Memory voltage problem...

Do you have a question? Post it now! No Registration Necessary.  Now with pictures!

Threaded View

I've been using 2 gigabytes of OCZ Platinum 6400 for a few months now
with no problems. Recently I was experiencing problems when loading
games so I ran memtest which discovered errors when reading and
writing from the RAM. The RAM is running at its rated timings of 4 4
15 1T at 2.1V.
I found that when I lowered the voltage to 2.0V the errors vanished.

Is this something I should be worried about as OCZ state that the
memory should support voltages up to 2.2V

I would appreciate any advice


Re: Memory voltage problem...

Quoted text here. Click to load it
If a new memtest proves OK, you`re good.

Re: Memory voltage problem...

Calum wrote:
Quoted text here. Click to load it

There are a couple possible boundary conditions.

If there is too little voltage, the memory won't make its rated
timing. This is because the manufacturers insist on using the
timing they get via "overclocker" conditions.

If the industry was an honest one, all memory would be rated by
its 1.8V abilities. You'd apply the "normal" voltage of 1.8V for
DDR2, and the memory would meet its timing. Then it would be up
to the enthusiast, to apply more voltage and get more performance.

Instead, for enthusiast memory, they test at the higher voltage
condition. Not all motherboards have voltage adjustments, and
not all can be adjusted as high as the module maker's boosted spec.

So, if less voltage is being used, it can have an impact on the
tightness of the timing that can be achieve. Maybe you have to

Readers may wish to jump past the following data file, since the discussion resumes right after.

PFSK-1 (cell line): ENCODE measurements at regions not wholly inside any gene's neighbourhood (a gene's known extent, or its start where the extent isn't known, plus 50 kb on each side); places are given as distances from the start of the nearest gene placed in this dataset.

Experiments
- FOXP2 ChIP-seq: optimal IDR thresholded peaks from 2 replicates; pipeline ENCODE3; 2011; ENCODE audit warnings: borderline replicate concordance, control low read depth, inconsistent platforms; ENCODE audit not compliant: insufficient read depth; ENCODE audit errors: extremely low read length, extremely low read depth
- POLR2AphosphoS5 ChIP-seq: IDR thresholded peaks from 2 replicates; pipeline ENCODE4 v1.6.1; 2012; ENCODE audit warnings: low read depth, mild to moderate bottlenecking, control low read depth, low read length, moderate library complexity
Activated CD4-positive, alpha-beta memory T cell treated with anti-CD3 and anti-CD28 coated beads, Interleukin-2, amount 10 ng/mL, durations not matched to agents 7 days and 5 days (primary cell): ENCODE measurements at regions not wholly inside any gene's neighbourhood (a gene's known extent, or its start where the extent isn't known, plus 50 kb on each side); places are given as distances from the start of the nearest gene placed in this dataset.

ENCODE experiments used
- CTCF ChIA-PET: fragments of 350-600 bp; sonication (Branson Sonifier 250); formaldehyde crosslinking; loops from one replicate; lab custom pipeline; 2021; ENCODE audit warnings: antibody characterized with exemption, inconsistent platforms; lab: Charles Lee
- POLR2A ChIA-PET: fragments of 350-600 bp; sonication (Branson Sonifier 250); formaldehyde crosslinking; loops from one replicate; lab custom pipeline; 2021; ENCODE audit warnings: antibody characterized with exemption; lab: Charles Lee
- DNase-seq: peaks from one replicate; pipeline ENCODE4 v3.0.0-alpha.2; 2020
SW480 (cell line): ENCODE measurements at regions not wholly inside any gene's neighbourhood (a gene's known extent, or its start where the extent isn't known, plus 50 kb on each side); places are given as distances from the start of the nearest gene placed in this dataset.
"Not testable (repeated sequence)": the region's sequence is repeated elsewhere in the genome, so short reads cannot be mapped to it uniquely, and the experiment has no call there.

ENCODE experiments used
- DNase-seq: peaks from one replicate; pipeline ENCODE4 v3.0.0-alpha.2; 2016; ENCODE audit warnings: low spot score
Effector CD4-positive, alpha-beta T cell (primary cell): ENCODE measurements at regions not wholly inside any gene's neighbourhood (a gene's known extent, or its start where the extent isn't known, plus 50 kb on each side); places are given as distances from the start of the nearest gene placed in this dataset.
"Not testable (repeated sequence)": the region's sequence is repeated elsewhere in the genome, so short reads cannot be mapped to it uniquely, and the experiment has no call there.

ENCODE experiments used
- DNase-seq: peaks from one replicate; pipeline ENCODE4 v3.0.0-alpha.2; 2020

go to 5-5-5 at 1.8V, instead of 4-4-4 at 2.0V.

Now, as more voltage is applied, the memory can get hot. It really
depends on how the memory is designed. I found one academic paper
from the DDR era, that suggested portions of a memory chip, use
a voltage regulator. Such a regulator throws off excess heat, if a
higher supply voltage is used. The memory chip designer, is designing
for 1.8V, and if 2.2V is applied, that is outside their expectation.

Based on that, I'd try the finger test. Run at 2.2V. Measure the
temperature of the DIMM with your finger. Does it seem hot ?
Does the temp change measurably at 2.1V ?

When adjusting memory, you should only apply as much voltage as is
needed to eliminate errors, Keep reducing the voltage, until memtest
reports errors. Then bump it up a notch for your final setting.

Memory performance will change with temperature (it is based on CMOS
design principles as far as I know). CMOS get slower with elevated
temperature. So turning down the voltage, may reduce the temp enough
to help it meet timing. But too little voltage can also prevent
it from making timing.

Some enthusiasts, who are overvolting memory a lot, place a fan over
the DIMM slots, to enhance cooling. Personally, I'd rather crank
things down a notch, so that only ordinary cooling is required.
I use the odd extra fan in my computers, but I don't know how I'd
suspend one over the DIMMs :-)


Re: Memory voltage problem...

Quoted text here. Click to load it

Many thanks. I found this very useful.

I just wanted to make sure that my RAM was ok; I'll play with the
voltage and see how it runs at 1.9V with the same timing.

At least now I know that the RAM is not faulty.

Site Timeline